There's plenty of action, of course, but one of Birthright's greatest strengths is how it develops the characters and their relationships. We see Clark's parents as actual parents who have undergone the joys and hardships of having an unstoppable alien for a son. We see Lois Lane as a tough-talking woman with a passion for her work. We see Lex Luthor not so much as a villain but as an extraordinary man whose life circumstances have twisted him to seek whatever he wants through any means necessary.

Superman: Birthright sample page of Superman confronting Lex LuthorHeck, I was rooting for Lex Luthor half the time. Birthright makes him out to be a pretty awesome and complex character, and so much more than just a dude.

Jimmy Olsen, however, is still just a dude.

So Birthright does pretty well in the story department, at least as far as the characters go. It hasn't radically changed my view of Superman, but I at least appreciate the key players a little bit more, and it certainly has inspired me to become a criminal mastermind like Lex Luthor when I grow up. He's my new hero.

It's the art that's really hit or miss with me. Most of the time, the art is quite good, and there are certainly pages and panels that really capture the sheer power of Superman, but I have issues with the way the faces are often drawn. They often look... unnatural. And I'm really not fond of the sort-of-futuristic-but-not-really costumes of the Kryptonians, but that could just be me. The "S" that Superman wears is the symbol of his people, but it just looks strange with the Kryptonians. Like if the sickle on the flag of the USSR were paired with the Arm & Hammer baking soda logo.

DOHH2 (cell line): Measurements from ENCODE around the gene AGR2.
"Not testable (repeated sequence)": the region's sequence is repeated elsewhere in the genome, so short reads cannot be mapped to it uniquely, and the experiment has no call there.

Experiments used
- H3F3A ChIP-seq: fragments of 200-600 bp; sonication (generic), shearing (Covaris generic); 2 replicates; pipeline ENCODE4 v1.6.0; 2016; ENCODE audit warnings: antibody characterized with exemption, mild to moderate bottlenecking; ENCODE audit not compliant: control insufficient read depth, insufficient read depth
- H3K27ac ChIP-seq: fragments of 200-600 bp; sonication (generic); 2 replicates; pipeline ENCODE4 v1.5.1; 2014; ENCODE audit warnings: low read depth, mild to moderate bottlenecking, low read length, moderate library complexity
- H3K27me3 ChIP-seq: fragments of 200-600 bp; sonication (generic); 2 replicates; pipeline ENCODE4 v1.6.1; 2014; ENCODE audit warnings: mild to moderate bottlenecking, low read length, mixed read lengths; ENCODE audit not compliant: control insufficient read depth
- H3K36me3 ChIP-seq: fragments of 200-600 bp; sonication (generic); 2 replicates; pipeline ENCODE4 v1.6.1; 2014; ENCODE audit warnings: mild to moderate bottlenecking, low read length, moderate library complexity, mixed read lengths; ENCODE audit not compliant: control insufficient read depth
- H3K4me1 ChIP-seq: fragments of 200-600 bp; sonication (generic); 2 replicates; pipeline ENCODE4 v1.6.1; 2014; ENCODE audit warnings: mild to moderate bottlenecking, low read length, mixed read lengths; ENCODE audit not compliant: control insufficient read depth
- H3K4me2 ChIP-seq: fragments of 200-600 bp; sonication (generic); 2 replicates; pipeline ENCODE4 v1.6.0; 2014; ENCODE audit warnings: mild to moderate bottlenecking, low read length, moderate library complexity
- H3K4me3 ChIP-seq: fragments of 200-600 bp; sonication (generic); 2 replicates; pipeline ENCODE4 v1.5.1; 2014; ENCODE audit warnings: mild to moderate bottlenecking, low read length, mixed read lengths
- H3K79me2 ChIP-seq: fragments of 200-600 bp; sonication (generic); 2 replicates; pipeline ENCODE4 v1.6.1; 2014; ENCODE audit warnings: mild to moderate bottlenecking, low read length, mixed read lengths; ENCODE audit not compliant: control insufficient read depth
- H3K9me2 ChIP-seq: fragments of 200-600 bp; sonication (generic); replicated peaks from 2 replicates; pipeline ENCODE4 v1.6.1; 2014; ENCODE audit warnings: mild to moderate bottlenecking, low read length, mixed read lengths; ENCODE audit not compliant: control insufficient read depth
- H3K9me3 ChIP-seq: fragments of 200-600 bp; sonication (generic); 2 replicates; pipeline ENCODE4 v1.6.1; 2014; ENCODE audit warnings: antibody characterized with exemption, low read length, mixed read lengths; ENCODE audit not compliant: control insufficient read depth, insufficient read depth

Other than that, the artwork looks great.

What I'm getting at here is that Superman: Birthright is a safe bet if you're looking to get into Superman comics, or if you're looking for a fresh take on Supes' origin story. You might not like everything about the story, and you might not like everything about the art, but it's good enough overall for the guy who dislikes Superman to say he kinda liked it, so that should count for something.